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Ruminant Nutrition and Forage Utilization
Asian-Australasian Journal of Animal Sciences 1994;7(1): 91-96.
DOI: https://doi.org/10.5713/ajas.1994.91    Published online March 1, 1994.
Inorganic selenium for sheep II. Its influence on rumen bacterial yield, volatile fatty acid production and total tract digestion of timothy hay
A. B. Serra, K. Nakamura, T. Matsui, T. Harumoto, T. Fujihara
This study was conducted to determine the effect of inorganic selenium (Se) sources on rumen bacterial yield, ruminal volatile fatty acid (VFA) production and total tract digestion of timothy hay (Phlewm pratense L.) in Japanese Corriedale wethers. A 3 횞 3 Latin square design was used with three wethers, three periods and three treatments. In each period, there was 7 d dietary adjustment followed by 5 d total collection of urine and feces. Ruminal fluid samples were obtained at 0, 1, 3, 5 and 7 h postprandially on the final day of the collection period. The three dietary treatments were: (1) without Se supplementation (control); (2) with Se supplementation as sodium selenate; and (3) sodium selenite at a rate 0.2 mg Se/kg dietary DM. The basal diet was timothy hay fed at 2 % of body weight/d. Results indicated that there was slight decrease in rumen bacterial yield of animal supplement with inorganic Se, however, differences over the control were insignificant. It was found that Se content of ruminal fluid was negatively correlated (p<0.05) to rumen bacterial yield. The various VFA contents and acetate and propionate ratio of the different ruminal fluid samples were insignificant across treatment means and the same manner was observed to the different digestibilities (DM, OM, CP, NDF, ADF and NDS). This study concludes that Se supplementation at 0.2 mg Se/kg dietary DM either from sodium selenate or sodium selenite could not significantly influence rumen bacterial functions.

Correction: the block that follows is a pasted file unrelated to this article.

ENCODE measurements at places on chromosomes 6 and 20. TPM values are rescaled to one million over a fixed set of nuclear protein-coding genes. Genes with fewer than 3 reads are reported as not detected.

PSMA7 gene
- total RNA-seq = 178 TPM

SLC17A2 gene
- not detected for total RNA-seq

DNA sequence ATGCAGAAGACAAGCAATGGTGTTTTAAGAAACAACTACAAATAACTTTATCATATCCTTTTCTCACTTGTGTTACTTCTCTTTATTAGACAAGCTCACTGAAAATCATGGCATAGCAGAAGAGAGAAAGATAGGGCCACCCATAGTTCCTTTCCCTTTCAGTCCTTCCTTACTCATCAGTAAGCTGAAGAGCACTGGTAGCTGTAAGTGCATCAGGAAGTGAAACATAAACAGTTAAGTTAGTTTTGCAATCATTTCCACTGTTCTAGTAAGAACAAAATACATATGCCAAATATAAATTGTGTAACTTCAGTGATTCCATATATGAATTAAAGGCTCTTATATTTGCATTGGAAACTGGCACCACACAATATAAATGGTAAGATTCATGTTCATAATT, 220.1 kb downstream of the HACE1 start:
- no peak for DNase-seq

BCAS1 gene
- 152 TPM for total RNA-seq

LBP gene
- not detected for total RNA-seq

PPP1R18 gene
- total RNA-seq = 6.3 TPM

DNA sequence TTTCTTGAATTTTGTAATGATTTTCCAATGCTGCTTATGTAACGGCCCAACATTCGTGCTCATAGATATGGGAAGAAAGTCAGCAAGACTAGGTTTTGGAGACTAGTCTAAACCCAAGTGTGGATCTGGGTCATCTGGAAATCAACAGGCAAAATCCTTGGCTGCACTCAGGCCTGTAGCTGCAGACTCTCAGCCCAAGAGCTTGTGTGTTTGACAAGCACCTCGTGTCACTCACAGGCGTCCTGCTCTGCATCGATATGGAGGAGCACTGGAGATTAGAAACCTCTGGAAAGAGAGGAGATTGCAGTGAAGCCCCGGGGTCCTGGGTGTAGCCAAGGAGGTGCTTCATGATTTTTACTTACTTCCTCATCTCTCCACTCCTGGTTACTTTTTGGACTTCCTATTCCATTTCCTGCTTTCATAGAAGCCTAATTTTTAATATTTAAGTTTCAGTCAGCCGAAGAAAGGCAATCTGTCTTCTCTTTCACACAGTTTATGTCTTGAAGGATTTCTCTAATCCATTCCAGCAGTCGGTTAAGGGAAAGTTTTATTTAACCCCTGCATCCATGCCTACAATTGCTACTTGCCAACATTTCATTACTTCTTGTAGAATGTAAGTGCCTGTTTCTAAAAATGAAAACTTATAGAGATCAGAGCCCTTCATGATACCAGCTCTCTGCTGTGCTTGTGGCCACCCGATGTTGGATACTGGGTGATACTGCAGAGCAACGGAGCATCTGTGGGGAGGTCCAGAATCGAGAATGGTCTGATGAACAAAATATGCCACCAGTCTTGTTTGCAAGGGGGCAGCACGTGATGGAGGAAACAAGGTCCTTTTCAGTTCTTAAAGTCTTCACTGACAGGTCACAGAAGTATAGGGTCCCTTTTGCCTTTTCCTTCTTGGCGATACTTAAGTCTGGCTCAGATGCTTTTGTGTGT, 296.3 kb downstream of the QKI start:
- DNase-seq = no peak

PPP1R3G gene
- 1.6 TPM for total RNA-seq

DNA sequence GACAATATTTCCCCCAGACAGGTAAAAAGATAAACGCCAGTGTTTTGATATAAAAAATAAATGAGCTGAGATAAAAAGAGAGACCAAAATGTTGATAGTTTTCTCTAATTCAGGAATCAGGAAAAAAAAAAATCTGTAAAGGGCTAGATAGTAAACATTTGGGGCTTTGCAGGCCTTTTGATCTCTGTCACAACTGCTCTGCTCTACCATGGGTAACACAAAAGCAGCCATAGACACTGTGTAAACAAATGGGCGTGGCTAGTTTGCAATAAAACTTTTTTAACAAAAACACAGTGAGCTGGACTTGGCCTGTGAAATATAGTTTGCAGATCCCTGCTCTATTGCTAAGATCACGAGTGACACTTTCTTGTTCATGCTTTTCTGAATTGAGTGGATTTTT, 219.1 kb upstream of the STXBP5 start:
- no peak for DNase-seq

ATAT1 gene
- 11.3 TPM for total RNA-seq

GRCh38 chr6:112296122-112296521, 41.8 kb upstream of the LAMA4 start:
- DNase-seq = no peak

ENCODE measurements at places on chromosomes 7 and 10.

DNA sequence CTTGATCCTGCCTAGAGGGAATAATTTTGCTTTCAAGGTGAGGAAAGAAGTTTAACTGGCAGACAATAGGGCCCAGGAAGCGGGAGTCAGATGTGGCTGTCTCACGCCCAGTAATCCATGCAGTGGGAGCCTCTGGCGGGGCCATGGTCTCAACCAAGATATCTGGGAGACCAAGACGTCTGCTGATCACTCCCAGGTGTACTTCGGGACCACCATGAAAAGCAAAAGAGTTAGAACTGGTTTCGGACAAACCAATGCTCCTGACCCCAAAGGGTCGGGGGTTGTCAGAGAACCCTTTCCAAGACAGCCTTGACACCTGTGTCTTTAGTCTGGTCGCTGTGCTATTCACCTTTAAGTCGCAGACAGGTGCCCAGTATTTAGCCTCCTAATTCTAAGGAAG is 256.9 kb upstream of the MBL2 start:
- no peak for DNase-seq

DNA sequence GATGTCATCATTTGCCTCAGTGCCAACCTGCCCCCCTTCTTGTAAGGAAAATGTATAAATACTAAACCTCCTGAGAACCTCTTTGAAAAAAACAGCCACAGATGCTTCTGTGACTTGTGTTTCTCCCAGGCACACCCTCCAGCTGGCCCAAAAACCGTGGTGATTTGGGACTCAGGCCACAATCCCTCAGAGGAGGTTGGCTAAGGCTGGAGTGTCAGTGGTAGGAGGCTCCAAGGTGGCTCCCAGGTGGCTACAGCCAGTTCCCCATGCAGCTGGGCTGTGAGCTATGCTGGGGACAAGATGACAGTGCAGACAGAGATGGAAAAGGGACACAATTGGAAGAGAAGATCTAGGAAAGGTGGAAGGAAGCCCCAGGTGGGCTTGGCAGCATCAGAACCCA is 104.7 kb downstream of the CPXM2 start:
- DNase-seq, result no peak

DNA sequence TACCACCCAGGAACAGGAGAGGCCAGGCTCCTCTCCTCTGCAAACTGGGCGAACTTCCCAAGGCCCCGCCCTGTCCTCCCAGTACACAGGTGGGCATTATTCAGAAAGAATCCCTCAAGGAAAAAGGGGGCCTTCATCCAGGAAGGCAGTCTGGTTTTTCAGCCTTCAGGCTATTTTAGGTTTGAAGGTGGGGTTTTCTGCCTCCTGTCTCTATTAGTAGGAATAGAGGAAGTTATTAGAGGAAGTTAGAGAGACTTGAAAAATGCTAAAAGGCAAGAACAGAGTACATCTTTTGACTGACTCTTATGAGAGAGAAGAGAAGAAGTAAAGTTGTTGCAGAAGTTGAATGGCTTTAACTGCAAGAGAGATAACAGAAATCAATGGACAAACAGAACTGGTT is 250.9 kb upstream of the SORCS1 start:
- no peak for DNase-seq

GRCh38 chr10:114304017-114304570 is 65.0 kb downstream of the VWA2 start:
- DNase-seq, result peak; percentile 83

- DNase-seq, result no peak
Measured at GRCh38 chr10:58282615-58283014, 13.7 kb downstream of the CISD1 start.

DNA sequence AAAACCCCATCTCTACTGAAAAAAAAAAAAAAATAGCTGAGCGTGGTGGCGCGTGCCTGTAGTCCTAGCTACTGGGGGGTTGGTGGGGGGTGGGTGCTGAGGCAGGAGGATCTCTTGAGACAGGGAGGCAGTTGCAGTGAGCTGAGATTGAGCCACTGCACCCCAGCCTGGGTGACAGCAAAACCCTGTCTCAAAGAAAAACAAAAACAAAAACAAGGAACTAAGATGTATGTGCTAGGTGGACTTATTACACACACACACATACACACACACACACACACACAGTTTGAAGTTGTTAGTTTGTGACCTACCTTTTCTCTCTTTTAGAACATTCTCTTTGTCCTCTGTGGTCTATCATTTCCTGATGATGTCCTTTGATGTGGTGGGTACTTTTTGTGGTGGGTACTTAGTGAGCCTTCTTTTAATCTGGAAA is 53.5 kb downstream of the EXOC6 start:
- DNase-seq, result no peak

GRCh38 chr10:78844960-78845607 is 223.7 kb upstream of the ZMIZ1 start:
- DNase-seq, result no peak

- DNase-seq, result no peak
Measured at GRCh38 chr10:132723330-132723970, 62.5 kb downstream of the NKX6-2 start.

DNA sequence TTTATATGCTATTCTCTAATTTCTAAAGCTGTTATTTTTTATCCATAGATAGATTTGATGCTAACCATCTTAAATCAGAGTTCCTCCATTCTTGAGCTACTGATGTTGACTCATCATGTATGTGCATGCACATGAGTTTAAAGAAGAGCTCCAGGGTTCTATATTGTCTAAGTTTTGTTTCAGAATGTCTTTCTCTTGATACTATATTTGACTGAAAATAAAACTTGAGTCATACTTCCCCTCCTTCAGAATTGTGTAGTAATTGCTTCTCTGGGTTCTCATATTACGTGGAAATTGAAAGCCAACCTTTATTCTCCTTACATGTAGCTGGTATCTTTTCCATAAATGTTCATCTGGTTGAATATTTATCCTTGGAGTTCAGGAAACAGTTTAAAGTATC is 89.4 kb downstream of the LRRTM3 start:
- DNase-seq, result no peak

Keywords: Selenium; Wethers; Rumen Microorganism; VFA; Digestibility
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